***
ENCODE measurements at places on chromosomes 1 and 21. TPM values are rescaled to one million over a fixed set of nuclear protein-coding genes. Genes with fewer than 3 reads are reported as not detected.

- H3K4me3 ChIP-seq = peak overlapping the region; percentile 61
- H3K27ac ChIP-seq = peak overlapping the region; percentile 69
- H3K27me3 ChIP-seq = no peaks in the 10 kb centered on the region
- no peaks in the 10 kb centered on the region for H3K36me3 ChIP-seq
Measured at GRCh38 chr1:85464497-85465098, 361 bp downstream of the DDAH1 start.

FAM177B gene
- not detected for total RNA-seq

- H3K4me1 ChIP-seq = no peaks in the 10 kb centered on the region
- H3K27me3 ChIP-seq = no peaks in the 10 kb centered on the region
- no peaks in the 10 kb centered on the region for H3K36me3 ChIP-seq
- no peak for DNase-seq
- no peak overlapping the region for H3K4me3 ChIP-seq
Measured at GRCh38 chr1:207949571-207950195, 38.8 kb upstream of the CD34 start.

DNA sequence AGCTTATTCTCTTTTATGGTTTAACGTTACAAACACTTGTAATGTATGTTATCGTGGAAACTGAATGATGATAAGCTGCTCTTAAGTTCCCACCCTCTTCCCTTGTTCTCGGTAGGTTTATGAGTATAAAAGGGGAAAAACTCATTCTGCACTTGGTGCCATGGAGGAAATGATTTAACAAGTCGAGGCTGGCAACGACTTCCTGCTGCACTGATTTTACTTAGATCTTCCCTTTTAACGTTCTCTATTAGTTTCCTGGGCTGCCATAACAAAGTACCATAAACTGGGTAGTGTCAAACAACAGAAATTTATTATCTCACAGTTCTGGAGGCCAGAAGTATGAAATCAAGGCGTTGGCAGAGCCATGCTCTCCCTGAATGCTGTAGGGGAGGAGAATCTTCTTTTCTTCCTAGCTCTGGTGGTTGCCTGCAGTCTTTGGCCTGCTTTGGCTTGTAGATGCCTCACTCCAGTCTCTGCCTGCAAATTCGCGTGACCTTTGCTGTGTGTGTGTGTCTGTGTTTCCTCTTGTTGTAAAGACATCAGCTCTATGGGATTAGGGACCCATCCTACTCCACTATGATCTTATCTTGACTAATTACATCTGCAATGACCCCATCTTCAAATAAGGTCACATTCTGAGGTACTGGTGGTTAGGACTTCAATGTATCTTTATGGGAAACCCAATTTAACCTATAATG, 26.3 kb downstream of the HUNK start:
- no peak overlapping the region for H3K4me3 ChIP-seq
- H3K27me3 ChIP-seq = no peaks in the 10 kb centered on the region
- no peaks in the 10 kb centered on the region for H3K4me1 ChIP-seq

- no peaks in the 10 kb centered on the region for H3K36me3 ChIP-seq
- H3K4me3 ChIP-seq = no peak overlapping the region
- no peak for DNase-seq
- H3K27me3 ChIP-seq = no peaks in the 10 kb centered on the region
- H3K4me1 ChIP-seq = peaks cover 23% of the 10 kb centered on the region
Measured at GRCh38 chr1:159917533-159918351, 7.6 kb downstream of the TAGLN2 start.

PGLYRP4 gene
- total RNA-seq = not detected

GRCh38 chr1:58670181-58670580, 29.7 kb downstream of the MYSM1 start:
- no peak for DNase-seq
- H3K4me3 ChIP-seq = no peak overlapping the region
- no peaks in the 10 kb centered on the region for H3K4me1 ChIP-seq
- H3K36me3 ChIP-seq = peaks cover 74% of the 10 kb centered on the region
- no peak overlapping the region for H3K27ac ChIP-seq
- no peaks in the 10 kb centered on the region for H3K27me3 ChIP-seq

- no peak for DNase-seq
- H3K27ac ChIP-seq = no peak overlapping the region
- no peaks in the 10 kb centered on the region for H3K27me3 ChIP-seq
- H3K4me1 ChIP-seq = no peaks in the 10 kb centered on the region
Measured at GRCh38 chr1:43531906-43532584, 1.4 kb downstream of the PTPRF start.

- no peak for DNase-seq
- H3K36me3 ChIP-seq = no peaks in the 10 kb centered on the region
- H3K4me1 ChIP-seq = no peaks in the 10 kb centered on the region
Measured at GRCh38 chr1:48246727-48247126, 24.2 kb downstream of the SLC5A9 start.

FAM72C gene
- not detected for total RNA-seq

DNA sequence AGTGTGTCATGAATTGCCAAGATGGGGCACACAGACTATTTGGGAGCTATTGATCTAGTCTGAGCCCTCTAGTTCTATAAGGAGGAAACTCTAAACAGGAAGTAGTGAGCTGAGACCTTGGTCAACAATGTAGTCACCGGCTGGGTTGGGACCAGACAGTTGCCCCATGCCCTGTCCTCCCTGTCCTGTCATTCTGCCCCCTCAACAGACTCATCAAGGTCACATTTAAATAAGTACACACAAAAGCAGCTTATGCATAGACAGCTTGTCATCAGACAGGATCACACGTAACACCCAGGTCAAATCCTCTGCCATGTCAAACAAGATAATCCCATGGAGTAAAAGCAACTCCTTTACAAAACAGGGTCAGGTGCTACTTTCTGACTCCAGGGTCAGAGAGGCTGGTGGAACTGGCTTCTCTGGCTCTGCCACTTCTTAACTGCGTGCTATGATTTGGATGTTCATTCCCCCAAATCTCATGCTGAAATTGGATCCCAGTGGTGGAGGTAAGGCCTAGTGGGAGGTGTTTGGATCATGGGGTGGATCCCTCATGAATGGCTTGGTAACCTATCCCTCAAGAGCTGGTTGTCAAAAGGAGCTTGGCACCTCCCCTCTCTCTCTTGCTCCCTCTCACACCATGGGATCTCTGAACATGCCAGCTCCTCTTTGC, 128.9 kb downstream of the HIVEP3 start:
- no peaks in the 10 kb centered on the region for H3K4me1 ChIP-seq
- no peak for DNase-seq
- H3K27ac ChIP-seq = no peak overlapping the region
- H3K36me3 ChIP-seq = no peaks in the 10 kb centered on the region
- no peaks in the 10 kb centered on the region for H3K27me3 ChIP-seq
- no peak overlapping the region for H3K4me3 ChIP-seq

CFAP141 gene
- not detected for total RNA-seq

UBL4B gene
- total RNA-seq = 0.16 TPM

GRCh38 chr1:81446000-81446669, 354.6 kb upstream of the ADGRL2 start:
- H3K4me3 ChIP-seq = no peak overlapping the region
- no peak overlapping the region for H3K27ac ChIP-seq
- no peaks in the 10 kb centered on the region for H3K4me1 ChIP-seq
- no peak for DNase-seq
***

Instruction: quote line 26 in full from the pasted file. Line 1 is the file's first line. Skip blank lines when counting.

- total RNA-seq = not detected